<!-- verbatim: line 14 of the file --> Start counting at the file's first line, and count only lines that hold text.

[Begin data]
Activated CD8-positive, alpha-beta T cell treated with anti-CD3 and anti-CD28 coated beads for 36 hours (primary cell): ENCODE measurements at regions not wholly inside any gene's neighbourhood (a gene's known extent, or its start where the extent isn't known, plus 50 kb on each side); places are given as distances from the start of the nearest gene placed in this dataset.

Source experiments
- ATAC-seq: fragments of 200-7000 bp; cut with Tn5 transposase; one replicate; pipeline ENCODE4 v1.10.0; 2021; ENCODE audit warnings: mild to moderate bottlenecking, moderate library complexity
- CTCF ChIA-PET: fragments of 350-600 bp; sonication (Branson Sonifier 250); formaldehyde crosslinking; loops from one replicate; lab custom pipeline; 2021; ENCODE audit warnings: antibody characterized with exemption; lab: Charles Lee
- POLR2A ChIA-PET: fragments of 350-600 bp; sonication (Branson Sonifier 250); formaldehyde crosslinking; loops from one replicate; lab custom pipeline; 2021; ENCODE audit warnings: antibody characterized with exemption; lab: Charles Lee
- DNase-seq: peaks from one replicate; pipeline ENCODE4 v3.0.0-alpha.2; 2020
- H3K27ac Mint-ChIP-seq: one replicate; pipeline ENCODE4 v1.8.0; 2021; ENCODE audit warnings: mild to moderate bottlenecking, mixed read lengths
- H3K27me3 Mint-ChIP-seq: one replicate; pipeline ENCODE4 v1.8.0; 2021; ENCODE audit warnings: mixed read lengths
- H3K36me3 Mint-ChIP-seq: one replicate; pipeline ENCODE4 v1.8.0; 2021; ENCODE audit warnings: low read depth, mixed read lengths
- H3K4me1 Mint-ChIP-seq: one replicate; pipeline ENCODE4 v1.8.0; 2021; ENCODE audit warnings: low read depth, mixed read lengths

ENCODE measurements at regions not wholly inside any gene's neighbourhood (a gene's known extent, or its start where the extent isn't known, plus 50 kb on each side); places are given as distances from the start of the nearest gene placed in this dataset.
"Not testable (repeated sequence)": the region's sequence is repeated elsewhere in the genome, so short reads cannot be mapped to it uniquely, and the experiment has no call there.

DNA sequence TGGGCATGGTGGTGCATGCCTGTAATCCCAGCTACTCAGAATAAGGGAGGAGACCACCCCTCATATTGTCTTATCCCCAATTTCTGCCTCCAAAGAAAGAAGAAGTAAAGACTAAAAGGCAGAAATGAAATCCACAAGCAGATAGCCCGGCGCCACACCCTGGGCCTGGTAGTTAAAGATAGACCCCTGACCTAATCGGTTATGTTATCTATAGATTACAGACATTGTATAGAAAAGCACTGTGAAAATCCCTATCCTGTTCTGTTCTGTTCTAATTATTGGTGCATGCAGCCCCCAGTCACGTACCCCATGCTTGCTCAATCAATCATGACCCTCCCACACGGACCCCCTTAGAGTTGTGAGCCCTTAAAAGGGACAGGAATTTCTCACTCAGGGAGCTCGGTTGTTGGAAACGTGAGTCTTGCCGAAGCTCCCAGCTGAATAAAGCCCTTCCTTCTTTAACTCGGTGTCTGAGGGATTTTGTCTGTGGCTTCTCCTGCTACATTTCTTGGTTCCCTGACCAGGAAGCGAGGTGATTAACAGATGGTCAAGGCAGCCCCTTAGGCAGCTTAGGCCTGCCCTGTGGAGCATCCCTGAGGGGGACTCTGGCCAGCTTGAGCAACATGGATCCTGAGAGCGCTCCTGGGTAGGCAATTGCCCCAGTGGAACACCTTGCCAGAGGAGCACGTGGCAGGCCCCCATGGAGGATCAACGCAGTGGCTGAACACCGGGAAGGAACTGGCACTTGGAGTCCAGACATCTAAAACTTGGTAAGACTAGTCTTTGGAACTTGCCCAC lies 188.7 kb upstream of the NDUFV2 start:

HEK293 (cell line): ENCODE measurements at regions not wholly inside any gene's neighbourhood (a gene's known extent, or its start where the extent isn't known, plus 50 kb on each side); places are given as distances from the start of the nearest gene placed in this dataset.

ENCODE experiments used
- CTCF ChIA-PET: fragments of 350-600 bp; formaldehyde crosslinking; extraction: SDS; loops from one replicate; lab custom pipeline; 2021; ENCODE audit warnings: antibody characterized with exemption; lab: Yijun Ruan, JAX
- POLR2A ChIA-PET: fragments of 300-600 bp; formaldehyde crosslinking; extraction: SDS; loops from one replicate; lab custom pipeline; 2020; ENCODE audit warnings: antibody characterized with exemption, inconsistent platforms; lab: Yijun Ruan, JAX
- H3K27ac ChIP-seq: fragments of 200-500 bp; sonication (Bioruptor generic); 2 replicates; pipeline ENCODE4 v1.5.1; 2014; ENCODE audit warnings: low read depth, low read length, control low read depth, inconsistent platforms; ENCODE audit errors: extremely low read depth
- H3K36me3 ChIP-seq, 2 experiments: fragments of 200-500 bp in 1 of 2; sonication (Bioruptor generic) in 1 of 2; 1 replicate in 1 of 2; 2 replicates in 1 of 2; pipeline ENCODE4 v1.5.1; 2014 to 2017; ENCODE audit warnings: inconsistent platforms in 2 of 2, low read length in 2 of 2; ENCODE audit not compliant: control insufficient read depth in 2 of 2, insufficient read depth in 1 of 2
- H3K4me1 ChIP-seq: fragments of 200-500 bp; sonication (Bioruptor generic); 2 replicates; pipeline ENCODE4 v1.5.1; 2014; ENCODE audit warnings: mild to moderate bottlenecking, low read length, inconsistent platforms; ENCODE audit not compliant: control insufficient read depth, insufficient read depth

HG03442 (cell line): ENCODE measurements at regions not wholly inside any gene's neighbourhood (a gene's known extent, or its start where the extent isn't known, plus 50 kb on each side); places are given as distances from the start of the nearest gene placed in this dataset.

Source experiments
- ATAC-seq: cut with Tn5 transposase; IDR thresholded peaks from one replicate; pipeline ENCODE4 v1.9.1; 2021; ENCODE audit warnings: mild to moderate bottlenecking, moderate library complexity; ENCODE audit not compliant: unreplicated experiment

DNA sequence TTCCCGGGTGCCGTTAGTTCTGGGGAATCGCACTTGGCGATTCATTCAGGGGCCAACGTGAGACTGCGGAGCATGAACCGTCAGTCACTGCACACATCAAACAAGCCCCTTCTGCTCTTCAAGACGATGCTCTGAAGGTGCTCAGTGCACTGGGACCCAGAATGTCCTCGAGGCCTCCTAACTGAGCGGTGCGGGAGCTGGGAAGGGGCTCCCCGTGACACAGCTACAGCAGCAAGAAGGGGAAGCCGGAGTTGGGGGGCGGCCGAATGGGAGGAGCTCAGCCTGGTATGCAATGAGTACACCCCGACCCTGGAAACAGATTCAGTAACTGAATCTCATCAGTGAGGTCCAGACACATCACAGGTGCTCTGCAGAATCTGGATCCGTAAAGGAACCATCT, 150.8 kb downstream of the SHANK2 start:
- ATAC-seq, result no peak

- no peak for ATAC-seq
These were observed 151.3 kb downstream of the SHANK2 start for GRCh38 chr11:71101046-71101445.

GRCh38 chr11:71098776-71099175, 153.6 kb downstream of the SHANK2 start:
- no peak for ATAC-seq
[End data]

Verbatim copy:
HEK293 (cell line): ENCODE measurements at regions not wholly inside any gene's neighbourhood (a gene's known extent, or its start where the extent isn't known, plus 50 kb on each side); places are given as distances from the start of the nearest gene placed in this dataset.